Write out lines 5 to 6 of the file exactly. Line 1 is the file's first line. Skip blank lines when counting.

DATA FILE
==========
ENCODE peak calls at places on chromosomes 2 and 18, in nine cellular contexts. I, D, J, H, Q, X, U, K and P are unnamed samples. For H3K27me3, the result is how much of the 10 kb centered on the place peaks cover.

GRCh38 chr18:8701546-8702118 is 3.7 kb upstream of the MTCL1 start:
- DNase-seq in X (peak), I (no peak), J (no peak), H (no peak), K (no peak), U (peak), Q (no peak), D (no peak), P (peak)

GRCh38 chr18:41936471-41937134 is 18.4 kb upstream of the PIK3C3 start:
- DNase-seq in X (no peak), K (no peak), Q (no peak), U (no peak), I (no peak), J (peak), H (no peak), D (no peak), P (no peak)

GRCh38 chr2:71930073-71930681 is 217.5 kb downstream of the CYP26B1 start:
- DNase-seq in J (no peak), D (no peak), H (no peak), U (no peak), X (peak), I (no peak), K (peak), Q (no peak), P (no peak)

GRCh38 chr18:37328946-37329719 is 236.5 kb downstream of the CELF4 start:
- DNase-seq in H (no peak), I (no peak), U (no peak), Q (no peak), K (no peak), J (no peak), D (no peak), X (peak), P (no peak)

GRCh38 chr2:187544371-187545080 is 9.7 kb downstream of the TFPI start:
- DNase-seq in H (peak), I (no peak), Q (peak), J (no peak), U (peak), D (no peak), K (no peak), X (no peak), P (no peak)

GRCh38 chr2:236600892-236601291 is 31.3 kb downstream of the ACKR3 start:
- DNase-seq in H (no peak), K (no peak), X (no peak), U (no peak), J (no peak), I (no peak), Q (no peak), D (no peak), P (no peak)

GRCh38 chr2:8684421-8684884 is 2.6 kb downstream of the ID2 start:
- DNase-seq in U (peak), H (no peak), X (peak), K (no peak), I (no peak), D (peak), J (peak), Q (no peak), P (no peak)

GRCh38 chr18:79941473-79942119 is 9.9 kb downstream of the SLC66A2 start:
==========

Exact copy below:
- DNase-seq in X (no peak), K (no peak), Q (no peak), U (no peak), I (no peak), J (peak), H (no peak), D (no peak), P (no peak)

GRCh38 chr2:71930073-71930681 is 217.5 kb downstream of the CYP26B1 start: